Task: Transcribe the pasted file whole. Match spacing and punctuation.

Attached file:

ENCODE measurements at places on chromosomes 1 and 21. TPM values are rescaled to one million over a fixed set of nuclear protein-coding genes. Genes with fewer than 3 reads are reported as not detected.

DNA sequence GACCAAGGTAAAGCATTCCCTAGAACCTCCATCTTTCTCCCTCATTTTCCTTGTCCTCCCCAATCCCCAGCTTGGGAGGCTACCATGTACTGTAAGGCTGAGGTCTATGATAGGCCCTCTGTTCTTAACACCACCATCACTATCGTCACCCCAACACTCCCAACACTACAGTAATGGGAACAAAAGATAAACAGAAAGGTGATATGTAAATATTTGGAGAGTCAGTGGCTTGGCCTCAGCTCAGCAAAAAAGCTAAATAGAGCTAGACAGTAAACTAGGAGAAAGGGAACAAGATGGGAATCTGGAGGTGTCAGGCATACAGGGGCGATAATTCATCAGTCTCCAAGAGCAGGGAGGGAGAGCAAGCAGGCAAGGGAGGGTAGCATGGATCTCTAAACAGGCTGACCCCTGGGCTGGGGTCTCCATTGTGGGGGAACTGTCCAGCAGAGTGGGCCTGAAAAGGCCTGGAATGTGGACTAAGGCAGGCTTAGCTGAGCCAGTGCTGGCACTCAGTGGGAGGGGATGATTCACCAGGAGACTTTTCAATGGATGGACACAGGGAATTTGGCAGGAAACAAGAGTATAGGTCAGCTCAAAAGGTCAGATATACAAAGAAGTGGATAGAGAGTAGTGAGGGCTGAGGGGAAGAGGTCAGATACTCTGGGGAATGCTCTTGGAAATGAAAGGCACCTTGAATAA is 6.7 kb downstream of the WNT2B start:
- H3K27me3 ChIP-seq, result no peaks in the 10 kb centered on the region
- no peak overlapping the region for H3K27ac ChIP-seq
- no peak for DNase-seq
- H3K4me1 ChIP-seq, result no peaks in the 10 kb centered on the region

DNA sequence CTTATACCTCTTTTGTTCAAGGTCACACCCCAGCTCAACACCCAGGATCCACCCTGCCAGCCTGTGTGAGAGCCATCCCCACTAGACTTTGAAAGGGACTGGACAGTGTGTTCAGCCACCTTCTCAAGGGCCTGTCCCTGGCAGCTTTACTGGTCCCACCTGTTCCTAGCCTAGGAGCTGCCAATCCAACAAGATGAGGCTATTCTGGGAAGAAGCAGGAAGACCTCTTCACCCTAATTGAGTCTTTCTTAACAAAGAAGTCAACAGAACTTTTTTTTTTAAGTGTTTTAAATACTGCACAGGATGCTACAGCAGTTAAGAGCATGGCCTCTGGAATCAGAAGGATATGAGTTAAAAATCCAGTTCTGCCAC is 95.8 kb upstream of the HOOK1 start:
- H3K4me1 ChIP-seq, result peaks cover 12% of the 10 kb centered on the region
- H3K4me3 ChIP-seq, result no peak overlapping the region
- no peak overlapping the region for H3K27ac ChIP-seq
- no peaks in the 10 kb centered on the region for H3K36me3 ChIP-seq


ENCODE measurements at places on chromosomes 1 and 21. TPM values are rescaled to one million over a fixed set of nuclear protein-coding genes. Genes with fewer than 3 reads are reported as not detected.

DNA sequence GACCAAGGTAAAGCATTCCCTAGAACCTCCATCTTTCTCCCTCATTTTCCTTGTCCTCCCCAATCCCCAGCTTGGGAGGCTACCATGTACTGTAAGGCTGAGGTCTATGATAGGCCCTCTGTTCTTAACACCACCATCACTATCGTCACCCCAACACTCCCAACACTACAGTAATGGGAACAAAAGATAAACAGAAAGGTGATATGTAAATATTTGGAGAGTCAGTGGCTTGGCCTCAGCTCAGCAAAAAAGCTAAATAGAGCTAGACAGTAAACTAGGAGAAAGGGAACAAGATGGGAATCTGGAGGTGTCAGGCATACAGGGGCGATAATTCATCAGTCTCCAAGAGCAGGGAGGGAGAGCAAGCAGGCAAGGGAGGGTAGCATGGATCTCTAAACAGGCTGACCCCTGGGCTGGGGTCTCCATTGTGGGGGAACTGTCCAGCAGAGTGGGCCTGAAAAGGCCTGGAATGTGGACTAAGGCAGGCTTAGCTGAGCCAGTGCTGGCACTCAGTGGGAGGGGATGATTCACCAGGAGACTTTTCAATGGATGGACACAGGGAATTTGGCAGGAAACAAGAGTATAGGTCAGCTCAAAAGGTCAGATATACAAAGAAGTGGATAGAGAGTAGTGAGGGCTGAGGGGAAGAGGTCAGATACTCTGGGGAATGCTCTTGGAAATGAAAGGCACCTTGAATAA is 6.7 kb downstream of the WNT2B start:
- H3K27me3 ChIP-seq, result no peaks in the 10 kb centered on the region
- no peak overlapping the region for H3K27ac ChIP-seq
- no peak for DNase-seq
- H3K4me1 ChIP-seq, result no peaks in the 10 kb centered on the region

DNA sequence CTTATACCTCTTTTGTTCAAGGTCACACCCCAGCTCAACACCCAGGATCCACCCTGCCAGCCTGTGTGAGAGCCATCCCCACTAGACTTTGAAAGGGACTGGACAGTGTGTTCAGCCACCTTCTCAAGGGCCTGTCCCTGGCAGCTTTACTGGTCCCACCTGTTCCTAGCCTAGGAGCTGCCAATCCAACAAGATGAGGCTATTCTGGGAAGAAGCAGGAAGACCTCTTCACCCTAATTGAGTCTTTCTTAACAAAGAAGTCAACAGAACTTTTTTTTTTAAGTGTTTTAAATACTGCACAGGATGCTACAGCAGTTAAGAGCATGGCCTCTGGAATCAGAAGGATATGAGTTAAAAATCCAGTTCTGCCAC is 95.8 kb upstream of the HOOK1 start:
- H3K4me1 ChIP-seq, result peaks cover 12% of the 10 kb centered on the region
- H3K4me3 ChIP-seq, result no peak overlapping the region
- no peak overlapping the region for H3K27ac ChIP-seq
- no peaks in the 10 kb centered on the region for H3K36me3 ChIP-seq